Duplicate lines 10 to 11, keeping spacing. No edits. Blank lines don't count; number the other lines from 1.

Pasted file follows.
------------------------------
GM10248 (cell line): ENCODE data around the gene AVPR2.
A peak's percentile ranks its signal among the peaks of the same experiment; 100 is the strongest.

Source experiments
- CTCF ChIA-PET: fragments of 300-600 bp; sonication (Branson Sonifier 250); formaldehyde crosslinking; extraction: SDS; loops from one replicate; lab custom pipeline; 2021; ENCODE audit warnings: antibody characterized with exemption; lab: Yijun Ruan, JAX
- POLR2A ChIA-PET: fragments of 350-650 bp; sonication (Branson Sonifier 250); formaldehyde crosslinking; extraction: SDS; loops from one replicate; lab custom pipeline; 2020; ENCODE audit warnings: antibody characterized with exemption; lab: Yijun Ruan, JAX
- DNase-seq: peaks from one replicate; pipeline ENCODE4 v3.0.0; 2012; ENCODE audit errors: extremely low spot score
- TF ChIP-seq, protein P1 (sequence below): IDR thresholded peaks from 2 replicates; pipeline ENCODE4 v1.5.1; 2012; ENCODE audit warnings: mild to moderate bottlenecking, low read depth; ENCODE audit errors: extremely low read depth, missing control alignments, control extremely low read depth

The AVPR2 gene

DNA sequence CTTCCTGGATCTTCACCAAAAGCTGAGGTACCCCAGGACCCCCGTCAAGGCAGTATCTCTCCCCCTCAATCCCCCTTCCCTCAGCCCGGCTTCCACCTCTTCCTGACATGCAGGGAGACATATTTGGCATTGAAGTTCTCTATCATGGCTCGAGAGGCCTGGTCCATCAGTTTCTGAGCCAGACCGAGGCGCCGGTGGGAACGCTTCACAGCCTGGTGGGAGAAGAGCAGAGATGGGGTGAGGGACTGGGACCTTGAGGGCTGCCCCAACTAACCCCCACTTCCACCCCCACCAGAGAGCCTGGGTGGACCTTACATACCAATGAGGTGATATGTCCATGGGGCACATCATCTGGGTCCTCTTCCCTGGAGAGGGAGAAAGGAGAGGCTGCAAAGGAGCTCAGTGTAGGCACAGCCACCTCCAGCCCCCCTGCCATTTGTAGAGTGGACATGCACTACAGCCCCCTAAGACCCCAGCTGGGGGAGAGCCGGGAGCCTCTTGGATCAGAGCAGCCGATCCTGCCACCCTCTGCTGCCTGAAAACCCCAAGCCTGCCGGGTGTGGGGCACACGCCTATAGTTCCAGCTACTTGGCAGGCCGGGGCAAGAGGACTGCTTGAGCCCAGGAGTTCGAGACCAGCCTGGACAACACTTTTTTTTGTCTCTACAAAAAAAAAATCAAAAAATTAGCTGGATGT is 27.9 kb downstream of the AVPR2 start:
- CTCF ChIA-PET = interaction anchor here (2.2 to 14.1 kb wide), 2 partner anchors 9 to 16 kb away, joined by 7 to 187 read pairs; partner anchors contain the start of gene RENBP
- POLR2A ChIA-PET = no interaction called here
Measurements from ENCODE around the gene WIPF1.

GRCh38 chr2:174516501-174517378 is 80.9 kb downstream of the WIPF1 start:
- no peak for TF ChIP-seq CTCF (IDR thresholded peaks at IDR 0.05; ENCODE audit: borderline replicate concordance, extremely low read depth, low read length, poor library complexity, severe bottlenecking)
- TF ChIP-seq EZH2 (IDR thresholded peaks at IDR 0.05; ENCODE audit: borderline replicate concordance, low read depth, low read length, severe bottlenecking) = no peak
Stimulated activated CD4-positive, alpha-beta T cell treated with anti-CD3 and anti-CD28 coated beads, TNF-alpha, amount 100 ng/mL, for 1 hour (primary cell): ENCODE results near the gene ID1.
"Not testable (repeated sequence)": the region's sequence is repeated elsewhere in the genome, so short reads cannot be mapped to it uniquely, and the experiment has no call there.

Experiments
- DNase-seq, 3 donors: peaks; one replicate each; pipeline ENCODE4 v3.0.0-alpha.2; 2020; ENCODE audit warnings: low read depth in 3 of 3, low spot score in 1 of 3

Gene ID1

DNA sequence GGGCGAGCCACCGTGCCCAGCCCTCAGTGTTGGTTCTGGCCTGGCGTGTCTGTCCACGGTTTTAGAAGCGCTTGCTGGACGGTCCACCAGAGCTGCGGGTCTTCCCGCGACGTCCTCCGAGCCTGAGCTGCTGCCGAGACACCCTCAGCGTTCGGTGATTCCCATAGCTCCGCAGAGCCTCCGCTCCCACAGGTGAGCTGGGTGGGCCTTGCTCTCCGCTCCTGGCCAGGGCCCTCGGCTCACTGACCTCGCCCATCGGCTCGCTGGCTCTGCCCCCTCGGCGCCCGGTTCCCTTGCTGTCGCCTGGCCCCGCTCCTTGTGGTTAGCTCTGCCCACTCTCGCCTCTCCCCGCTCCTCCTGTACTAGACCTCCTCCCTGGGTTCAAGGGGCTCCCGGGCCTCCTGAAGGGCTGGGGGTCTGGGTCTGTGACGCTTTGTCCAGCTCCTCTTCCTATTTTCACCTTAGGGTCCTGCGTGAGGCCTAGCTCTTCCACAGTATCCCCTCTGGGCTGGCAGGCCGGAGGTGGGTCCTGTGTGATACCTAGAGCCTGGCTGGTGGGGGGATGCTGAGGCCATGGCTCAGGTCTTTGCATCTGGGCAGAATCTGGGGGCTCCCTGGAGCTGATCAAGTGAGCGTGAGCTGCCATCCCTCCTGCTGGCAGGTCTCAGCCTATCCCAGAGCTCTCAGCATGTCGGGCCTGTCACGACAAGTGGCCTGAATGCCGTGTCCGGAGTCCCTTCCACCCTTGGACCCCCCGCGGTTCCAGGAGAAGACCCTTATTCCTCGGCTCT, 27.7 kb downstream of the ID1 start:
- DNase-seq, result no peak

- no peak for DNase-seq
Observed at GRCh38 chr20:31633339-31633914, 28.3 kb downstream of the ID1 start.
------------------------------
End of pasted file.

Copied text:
- CTCF ChIA-PET = interaction anchor here (2.2 to 14.1 kb wide), 2 partner anchors 9 to 16 kb away, joined by 7 to 187 read pairs; partner anchors contain the start of gene RENBP
- POLR2A ChIA-PET = no interaction called here